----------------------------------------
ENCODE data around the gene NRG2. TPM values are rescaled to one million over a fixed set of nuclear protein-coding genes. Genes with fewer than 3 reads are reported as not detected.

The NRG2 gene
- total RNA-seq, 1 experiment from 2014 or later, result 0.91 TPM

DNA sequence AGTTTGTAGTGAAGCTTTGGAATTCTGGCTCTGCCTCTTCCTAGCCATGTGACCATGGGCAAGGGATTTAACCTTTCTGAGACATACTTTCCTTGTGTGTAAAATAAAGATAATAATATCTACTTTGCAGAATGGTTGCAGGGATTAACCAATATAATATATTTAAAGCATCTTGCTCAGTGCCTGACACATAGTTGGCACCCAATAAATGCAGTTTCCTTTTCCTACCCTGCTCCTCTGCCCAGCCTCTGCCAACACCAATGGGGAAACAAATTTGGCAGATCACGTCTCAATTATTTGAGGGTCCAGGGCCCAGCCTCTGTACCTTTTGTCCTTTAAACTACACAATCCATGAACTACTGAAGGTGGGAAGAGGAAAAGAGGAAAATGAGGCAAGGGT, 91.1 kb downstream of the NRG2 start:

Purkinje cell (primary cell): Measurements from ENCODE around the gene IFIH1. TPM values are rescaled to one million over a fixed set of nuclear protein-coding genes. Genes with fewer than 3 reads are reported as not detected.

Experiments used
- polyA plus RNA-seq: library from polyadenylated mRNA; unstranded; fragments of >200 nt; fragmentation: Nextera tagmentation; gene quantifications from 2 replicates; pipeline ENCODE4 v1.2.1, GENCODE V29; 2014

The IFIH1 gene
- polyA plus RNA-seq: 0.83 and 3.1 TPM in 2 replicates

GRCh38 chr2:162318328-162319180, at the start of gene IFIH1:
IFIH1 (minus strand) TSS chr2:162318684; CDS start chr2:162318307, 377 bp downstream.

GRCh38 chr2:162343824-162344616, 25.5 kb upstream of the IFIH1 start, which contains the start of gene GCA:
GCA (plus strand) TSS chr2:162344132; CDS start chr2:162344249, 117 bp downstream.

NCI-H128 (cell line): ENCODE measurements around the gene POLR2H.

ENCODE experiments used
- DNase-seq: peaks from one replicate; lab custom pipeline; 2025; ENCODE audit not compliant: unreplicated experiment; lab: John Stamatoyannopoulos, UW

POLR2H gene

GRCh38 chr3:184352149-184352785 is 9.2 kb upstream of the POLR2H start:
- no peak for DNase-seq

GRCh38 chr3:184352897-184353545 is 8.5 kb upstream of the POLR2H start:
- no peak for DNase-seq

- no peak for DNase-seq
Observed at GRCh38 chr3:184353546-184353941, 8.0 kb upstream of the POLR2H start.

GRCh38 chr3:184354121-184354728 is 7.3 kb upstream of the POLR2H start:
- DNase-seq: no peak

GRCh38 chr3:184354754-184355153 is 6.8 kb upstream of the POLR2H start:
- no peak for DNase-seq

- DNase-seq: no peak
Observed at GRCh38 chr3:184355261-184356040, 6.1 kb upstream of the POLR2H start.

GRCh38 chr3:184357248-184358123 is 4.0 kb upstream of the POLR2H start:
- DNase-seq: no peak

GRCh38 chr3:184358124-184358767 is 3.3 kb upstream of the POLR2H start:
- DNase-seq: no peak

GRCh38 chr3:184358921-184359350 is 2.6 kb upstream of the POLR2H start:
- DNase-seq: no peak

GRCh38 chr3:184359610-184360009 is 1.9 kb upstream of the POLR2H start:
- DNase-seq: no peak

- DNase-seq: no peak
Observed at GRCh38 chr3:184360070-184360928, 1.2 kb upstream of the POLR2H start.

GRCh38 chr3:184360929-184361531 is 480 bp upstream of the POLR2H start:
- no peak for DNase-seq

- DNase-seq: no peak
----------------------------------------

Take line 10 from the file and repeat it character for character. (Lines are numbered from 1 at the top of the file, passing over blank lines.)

GRCh38 chr2:162318328-162319180, at the start of gene IFIH1: